Dr. Bissonnette and his team have been using advanced medical imaging to track how lung tumours respond to radiation therapy. They’ve identified small regions of tumours that are more active and resistant to treatment and may be able to withstand higher doses of targeted radiation. A new radiation protocol is subsequently being implemented at centres across Canada and the United States, which may have a significant impact on improving lung cancer survival.

Another notable research project is being led by Dr. Annette McWilliams and her colleagues, who developed an electronic device, dubbed the “e-nose,” that detects a profile of chemicals in exhaled breath that could differentiate between people with lung cancer and high-risk smokers without lung cancer. Research like this supports the potential for the e-nose device to be used as a screening tool to identify lung cancer in its early stages.

Ian always says "he needs research to stay six months ahead of his disease" and his study company Astra Zeneca wants to make lung cancer a chronic disease like Diabetes.

“Research that is underway is not talked about enough at the community level,” says Valerie Rossi, annual giving coordinator. “It’s through local connections like Ian’s story that we as a community can highlight how critical support can be.”

After hearing feedback from the community, including its dedicated and passionate volunteers, the Society felt a need to re-energize the spirit of the Relay for Life event in Trail. As a result, last year’s Daffodil Dash raised approximately $40,000 and this year’s goal of $29,000 is within reach thanks to many generous donors and sponsors, including Teck, EZ Rock, Black Press, Gerick Sports, Zellstoff Celgar, the Goat and Kootenay Savings Credit Union.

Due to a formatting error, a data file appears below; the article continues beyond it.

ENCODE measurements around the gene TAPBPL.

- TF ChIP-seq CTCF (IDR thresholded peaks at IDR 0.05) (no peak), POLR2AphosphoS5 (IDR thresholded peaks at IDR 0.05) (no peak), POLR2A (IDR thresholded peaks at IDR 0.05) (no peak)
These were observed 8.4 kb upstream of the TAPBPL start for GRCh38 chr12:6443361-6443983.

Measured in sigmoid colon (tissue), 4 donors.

“Thank you so much to those who have signed up for the Dash or the various events organized by the Society,” adds Rossi. “The Dash is a fun event, but it also gives the local community the opportunity to make a statement and create change.”

Participants are asked but not obligated to raise a minimum of $150 for the cause that’s so near and dear to many people’s hearts; those successful in the mission will receive a pair of yellow compression running socks.

The Dash starts promptly at 9 a.m. (day of registration opens at 8 a.m.) in Gyro Park and will wrap up by 1 p.m. The event includes entertainment, activities for the kids, and the honouring and celebrating of cancer survivors.

To register or to make a donation to the event or a specific team, like Pow Cancer Team, visit cancer.ca/daffodildash and select “BC Yukon” and then “Trail.” Registration fees are $15 for youth and $30 for adults now and $20 for youth and $40 for adults on event day.

To stay connected to the event, ‘like’ the Daffodil Dash Trail BC Facebook page or, for all Society-related happenings, the West Kootenay Boundary Canadian Cancer Society page.

To volunteer or learn more about the event, contact Valerie at 250-364-0403 or via email at vrossi@bc.cancer.ca

The Canadian Cancer Society is a national, community-based organization of volunteers whose mission is to eradicate cancer and enhance the quality of life of people living with cancer.